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Level of knowledge, acceptability, and willingness to use oral fluid HIV self-testing among medical students in Kilimanjaro region, Tanzania: a descriptive cross-sectional study

Abstract

Background

HIV Self-Testing (HIVST) is universally accepted as an innovative strategy complimenting existing HIV testing services to archive the UNAIDS, 95-95-95 goals by 2030. However, the adoption of HIVST is lagging in most sub-Saharan countries, including Tanzania. This study aimed to determine the level of knowledge, acceptability, and willingness to use HIVST among Medical students in Kilimanjaro region, Tanzania.

Methods

A descriptive cross-sectional study using a self-administered, semi-structured questionnaire was conducted from May to June 2019 among 271 medical students aged 18–44 years enrolled in a degree of Medicine course at Kilimanjaro Christian Medical University College.

Results

A total of 271 participants were enrolled (response rate of 100%). The mean age was 23.9 (SD 2.9), the majority (91%) were Christians, being single (92%), and a half (50.2%) were males. More than half (55.7%) was sexually active, 67.5% reported the age of first sexual debut at 19 years and above. The majority (81.5%) reported that they had one sexual partner, 37% used condoms during the last sexual act. The majority (98.7%) had never had a sexually transmitted disease during the past 3 months, 22.5% reported using alcohol when having sex. More than three-quarters (79%) ever tested for HIV, and 41.6% tested for HIV in the past year. More than two-thirds (67.9%) had a high level of knowledge on oral fluid HIV self-test. Being a female was related with high level of knowledge (P = 0.225). The acceptability of HIVST was 62.7%, and about two-thirds showed a willingness to buy a self-test kit if available for public use.

Conclusions

The high level of knowledge on oral fluid HIV self-testing, acceptability and willingness to buy self-test kit if available for public use among sexually active medical students underscores the importance of introducing HIVST as a complementary approach for existing HIV testing services in this setting. To make HIVST effective, interventionist should address concerns associated with self-testing, such as lack of pre and post-test counseling, suicidal risks after receiving HIV positive results, perceived risks of inaccurate HIVST test results, lack of linkage to care of individuals receiving HIV positive results, perceived risks of intimate partner violence, coercive testing of a female partner, and perceived high cost of buying self-test kits.

Introduction

In 2017, it was estimated that 36.9 million [31.1–43.9 million] people were living with HIV, and 21.7 million [19.1–22.6 million] were accessing Antiretroviral therapy (ART) globally. Also, 1.8 million [1.4–2.4 million] became newly infected with HIV while the mortality of people who died from AIDS-related illnesses in 2017 was 940 000 [670 000–1.3 million] worldwide [1].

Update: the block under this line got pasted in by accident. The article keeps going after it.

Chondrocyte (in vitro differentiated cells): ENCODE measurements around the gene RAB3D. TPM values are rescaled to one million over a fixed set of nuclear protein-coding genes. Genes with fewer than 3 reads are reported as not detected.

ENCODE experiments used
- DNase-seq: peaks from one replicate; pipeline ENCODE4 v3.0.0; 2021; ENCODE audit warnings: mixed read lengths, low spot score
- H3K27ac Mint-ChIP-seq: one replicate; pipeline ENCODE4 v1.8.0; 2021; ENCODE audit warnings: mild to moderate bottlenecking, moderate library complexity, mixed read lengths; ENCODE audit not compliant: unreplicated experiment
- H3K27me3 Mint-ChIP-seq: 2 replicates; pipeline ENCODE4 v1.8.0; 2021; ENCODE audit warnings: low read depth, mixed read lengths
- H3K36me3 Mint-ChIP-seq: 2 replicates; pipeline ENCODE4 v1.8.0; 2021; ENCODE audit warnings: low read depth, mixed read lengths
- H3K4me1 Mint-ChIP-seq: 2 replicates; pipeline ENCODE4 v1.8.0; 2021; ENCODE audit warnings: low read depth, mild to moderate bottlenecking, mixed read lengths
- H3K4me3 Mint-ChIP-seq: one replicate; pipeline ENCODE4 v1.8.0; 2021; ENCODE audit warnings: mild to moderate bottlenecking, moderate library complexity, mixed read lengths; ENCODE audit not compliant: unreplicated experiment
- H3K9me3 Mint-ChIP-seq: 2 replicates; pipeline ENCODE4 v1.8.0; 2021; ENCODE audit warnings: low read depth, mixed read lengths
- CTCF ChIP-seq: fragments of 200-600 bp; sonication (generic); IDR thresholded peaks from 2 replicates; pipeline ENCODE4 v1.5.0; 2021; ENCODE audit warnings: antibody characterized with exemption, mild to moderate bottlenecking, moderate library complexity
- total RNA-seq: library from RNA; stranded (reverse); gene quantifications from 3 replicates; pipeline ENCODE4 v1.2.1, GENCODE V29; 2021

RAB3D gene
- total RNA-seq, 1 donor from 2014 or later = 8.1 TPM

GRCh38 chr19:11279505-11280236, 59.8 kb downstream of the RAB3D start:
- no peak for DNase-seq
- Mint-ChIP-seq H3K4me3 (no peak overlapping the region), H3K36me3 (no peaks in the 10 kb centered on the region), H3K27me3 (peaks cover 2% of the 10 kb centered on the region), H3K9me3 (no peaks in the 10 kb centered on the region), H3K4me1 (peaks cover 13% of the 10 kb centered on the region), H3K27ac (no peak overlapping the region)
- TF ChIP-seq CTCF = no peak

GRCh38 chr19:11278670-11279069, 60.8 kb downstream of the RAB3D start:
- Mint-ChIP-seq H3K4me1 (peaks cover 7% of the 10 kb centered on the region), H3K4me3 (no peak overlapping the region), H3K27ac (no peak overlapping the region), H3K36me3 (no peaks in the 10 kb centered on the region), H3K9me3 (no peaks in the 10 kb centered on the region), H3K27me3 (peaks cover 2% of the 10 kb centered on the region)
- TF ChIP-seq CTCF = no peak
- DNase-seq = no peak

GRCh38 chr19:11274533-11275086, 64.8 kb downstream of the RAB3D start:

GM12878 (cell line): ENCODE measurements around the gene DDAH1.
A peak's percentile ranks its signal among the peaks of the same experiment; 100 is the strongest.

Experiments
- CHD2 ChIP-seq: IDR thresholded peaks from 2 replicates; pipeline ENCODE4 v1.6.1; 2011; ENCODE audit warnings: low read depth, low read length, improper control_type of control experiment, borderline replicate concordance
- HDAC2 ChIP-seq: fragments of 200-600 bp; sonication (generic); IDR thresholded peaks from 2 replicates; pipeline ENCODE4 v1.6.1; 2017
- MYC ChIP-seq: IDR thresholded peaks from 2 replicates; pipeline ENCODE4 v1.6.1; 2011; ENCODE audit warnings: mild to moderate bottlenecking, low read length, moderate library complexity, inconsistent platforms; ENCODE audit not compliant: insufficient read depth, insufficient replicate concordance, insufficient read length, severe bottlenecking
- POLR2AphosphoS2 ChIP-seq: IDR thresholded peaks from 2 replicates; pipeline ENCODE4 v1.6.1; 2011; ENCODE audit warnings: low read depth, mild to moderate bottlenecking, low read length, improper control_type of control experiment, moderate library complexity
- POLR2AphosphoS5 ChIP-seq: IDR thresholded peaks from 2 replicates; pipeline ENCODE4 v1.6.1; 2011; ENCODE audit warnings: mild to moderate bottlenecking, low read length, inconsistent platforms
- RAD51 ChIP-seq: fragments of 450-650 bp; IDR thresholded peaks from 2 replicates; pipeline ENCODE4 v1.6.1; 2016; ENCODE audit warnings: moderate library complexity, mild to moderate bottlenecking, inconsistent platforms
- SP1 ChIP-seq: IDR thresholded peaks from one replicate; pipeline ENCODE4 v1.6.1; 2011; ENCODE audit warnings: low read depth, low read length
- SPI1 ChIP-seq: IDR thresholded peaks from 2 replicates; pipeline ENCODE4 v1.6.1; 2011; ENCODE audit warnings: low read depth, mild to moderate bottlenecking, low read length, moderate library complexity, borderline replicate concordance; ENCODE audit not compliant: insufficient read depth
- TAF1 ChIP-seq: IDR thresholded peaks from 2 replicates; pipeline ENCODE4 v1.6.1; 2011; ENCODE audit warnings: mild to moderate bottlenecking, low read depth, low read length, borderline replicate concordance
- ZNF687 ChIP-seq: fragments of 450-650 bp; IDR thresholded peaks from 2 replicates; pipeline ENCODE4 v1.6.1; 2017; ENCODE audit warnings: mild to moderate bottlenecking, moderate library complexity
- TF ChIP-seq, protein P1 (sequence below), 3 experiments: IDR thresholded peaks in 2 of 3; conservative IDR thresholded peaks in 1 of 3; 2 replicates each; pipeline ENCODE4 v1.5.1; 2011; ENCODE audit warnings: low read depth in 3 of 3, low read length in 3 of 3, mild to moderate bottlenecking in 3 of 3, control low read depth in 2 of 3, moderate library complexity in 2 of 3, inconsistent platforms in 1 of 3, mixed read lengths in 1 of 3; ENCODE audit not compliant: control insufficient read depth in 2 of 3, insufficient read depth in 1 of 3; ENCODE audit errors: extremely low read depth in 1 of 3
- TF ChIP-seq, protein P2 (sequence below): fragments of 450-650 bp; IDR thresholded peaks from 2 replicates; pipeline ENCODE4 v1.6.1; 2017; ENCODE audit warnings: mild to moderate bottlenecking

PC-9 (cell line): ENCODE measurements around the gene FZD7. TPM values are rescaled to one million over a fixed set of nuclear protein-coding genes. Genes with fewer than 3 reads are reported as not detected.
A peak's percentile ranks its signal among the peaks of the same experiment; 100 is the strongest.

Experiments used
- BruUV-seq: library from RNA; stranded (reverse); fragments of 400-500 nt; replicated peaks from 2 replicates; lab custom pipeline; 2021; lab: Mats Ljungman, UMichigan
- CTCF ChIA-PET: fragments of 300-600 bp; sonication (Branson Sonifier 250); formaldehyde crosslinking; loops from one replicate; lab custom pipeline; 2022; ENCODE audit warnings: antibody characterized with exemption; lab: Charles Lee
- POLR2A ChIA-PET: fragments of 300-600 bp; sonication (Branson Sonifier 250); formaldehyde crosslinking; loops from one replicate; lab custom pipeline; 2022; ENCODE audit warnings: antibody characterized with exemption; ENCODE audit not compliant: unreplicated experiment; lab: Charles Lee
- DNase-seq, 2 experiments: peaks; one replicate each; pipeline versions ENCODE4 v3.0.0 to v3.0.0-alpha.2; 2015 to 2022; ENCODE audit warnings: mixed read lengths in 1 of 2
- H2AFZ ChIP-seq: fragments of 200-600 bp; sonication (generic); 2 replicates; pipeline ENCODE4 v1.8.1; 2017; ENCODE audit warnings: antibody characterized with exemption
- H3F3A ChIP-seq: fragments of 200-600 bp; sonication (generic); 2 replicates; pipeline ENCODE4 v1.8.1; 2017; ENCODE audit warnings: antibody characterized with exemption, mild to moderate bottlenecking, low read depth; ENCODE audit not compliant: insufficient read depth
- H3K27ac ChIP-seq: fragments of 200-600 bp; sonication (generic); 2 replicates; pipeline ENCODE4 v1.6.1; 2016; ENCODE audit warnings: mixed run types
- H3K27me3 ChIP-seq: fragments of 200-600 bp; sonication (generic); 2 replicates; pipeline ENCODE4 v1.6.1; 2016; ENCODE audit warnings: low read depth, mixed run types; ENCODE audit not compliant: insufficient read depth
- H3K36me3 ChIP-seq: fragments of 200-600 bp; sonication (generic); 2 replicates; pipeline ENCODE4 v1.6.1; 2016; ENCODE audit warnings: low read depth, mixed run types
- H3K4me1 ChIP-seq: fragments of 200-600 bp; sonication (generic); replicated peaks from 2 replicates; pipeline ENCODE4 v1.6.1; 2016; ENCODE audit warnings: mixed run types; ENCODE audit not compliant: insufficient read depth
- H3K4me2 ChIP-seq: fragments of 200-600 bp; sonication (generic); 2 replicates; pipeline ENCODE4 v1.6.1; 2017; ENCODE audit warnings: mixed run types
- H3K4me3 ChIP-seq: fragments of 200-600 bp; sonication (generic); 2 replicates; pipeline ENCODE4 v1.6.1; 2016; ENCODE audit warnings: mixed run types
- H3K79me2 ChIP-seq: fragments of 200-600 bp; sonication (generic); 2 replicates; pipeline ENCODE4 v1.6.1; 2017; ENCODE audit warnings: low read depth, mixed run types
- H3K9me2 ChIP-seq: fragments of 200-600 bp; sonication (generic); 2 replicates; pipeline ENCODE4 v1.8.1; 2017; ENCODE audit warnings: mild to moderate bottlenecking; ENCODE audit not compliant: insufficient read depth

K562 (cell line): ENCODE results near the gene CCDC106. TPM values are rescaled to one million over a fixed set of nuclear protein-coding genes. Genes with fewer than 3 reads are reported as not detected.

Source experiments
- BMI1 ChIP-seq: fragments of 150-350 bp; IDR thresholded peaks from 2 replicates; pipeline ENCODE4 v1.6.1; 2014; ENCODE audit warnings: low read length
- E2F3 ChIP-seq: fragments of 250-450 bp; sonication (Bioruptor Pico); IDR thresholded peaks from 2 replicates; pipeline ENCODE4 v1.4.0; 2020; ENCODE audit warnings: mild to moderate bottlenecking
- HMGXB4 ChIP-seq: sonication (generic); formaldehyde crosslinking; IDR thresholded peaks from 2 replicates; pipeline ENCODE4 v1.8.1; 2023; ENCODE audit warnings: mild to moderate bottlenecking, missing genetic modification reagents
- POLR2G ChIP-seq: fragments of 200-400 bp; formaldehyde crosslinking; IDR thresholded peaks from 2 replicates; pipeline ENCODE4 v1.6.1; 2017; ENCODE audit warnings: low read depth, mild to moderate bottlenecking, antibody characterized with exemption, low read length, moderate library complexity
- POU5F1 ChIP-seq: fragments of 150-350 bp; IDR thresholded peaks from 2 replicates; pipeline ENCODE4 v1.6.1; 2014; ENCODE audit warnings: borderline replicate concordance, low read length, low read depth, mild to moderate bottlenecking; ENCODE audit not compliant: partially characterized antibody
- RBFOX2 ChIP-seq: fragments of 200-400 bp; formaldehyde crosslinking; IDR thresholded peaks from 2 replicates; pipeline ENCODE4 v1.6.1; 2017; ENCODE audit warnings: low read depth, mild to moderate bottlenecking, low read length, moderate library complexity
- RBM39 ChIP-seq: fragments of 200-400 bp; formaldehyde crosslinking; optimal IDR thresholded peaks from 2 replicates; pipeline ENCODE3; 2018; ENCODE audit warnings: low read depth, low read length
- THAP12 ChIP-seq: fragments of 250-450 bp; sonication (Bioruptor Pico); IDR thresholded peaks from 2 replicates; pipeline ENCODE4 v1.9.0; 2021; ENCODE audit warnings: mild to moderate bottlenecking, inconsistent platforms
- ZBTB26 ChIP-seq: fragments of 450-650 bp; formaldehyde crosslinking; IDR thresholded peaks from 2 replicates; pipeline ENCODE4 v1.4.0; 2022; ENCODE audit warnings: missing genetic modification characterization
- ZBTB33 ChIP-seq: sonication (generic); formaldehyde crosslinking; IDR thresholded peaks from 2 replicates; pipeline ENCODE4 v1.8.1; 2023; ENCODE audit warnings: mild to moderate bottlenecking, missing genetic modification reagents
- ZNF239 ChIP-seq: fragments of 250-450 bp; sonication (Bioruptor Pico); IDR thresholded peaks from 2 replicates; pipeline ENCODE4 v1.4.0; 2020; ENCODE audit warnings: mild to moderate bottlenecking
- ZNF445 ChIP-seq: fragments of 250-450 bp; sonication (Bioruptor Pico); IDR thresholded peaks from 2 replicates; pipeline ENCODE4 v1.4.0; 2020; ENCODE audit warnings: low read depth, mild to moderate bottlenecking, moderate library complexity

The UNAIDS has introduced an ambitious global 95-95-95 goals by 2030. The aim is to reach 95% of adults who know their HIV status, 95% of those who are HIV positive are enrolled in ART services, and 95% of those who are in ART have viral suppression by 2030. However, existing conventional HIV testing services (HTS) have failed to achieve universal access to HIV prevention, treatment, and care, especially for non-testers with low access and those at higher risk of HIV acquisition and hard-to-reach populations [1].

In sub-Sahara Africa (SSA), only 40% of people living with HIV (PLHIV) know their HIV status despite a large number of HIV testing service centers [1]. In Tanzania, 52.2% of PLHIV ages 15–64 years know their HIV positive status, with higher proportions among females compared to their male counterparts. Also, only 47% are on ART, and less than 50% are virally suppressed [2]. The low uptake of conventional HTS is associated with stigma and discrimination [3,4,5,6], ignorance on the low risk of HIV acquisition, perceived lack of privacy and distance to testing sites especially people in remote areas, long waiting time and lack of confidentially of test results [5, 7,8,9].

Existing evidence suggests that by allowing people to test discreetly and conveniently, HIVST may increase uptake of HIV testing among people not reached by other HIV testing services [10]. According to the WHO, HIVST is defined as: “a process whereby someone collects his or her specimen (oral fluid or blood) and then performs an HIV test and interprets the result, often in a private setting, either alone or with someone he or she trusts” [1].

Benefits of HIVST reported in the literature, including reaching first-time testers, older men, and very young and vulnerable people, men who sex with men (MSM), commercial sex workers, and transgender [10,11,12,13,14,15]. Also, HIVST has the advantages of convenience, privacy, anonymity, and a short time to get results, confidentiality, and accessibility. HIVST also has the potential to circumvent barriers related to visiting health facilities or HIV testing points associated with stigma and fear of visibility [10,11,12].

The WHO has introduced HIVST guidelines recommending HIVST as a potential innovation that could complement the existing HTS to close critical gaps in HIV testing coverage globally [11].